Plunk in your eggs, one at a time while mixing, then the vanilla. Now put your mixer on the lowest speed, and add your dry ingredient mix very slowly so it all gets combined properly, but don’t over mix! The take it off your stand mixer and fold in the chocolate chips with a wooden spoon.


I have always, always, always put the cross hatch marks on top of peanut butter cookies with a fork. I don’t know if that’s a thing or if it’s just a thing my family did, but I’ve always done it. The addition of chocolate chips didn’t deter me from doing it here too. 😉

8 minutes at 375 and they were perfect. I made great time on these treats too because as soon as I was done pulling the last batch from the oven….

…it was time to set the table for the kids’ after school snack!

Yes, I set a little tea party for my kids every day after school. Trust me, they’re amazing and totally deserve it

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Hearty Winter Stew (The French Way) – Daring Cooks Jan 2011


In this post I’m participating in (of course) The Daring Kitchen, and also in Social Parade.

Our January 2011 Challenge comes from Jenni of The Gingered Whisk and Lisa from Parsley, Sage, Desserts and Line Drives. They have challenged the Daring Cooks to learn how to make a confit and use it within the traditional French dish of Cassoulet. They have chosen a traditional recipe from Anthony Bourdain and Michael Ruhlman.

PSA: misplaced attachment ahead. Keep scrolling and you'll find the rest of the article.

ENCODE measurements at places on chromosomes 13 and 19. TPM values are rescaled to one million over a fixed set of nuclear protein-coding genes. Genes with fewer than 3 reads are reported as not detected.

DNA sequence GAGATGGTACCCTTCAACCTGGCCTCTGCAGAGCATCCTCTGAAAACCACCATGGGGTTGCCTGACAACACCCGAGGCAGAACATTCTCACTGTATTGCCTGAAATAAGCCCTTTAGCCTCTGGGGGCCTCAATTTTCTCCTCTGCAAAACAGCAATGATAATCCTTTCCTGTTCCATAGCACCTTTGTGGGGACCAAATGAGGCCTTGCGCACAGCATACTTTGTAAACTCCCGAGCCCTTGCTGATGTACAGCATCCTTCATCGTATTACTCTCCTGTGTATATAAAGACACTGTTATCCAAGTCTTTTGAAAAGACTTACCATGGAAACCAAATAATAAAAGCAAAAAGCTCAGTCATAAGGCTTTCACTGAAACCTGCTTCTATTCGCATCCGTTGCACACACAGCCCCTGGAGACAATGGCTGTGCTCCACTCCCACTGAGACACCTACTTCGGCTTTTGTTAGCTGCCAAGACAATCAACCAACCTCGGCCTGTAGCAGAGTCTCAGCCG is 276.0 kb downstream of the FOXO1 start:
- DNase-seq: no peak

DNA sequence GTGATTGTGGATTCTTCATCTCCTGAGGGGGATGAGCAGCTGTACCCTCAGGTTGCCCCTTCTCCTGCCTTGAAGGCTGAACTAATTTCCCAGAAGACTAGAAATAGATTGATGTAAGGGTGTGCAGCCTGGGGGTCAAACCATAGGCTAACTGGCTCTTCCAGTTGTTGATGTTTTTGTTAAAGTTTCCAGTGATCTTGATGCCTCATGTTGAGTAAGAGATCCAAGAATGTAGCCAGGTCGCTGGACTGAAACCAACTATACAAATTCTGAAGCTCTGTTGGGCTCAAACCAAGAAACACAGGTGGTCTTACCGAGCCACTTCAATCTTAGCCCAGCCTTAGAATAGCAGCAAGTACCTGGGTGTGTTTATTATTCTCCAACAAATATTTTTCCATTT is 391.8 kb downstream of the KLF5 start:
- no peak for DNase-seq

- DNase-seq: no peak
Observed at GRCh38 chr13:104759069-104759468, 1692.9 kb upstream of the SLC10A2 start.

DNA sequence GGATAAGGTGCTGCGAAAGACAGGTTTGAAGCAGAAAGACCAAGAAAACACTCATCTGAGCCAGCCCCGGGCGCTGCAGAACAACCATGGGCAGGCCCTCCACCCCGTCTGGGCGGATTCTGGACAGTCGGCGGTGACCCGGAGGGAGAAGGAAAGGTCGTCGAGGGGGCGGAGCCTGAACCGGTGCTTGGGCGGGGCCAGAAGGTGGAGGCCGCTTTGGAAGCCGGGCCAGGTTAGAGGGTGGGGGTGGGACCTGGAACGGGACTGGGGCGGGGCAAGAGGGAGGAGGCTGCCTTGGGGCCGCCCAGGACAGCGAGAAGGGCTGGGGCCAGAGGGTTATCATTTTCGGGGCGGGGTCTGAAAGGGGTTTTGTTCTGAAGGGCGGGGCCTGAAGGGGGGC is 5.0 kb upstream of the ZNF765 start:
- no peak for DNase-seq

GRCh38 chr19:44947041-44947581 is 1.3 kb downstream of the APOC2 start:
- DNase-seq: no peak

Oh. My. Goodness. This challenge? Was challenging. I mean that in the best possible way too. At first it was a little overwhelming to even read the recipe. Me, who makes all kinds of crazy meals and desserts, I was totally intimidated by the concept of a stew that takes 3 days to make. That’s not even days of prep either. It’s involving!

Anyhoo, I’ll start with the recipe itself and then attack you will three days worth of French stew making photos, which ended up being about eleventy billion.

There were a whole lot of substitutions allowed thankfully! Some items I wanted but couldn’t get (like duck for some reason) and other items I just super didn’t want to get (like duck fat).

Cassoulet via The Daring Kitchen

5 cups dried Great Northern beans
2 huge pork hocks (original recipe calls for pork belly)
1 onion, cut into 4 pieces
1 pound bacon (original recipe calls for pork rind)
1 bouquet garni (tie together two sprigs parsley, 2 sprigs thyme and one bay leaf)
salt and pepper
1/4 cup Becel/butter (original recipe calls for duck fat)
12 small pork sausages
3 onions, thinly sliced
1 garlic clove, thinly sliced
8 confit chicken legs (original recipe calls for duck legs)

First, you’ll need to make the confit.

Chicken Confit

4 whole chicken legs (leg and thigh)
sea salt, for the overnight (at least 6-8 hours) dry rub
2 cups Becel/butter
a healthy pinch or grind of black pepper
4 sprigs of fresh thyme
1 sprig of fresh rosemary
1 garlic clove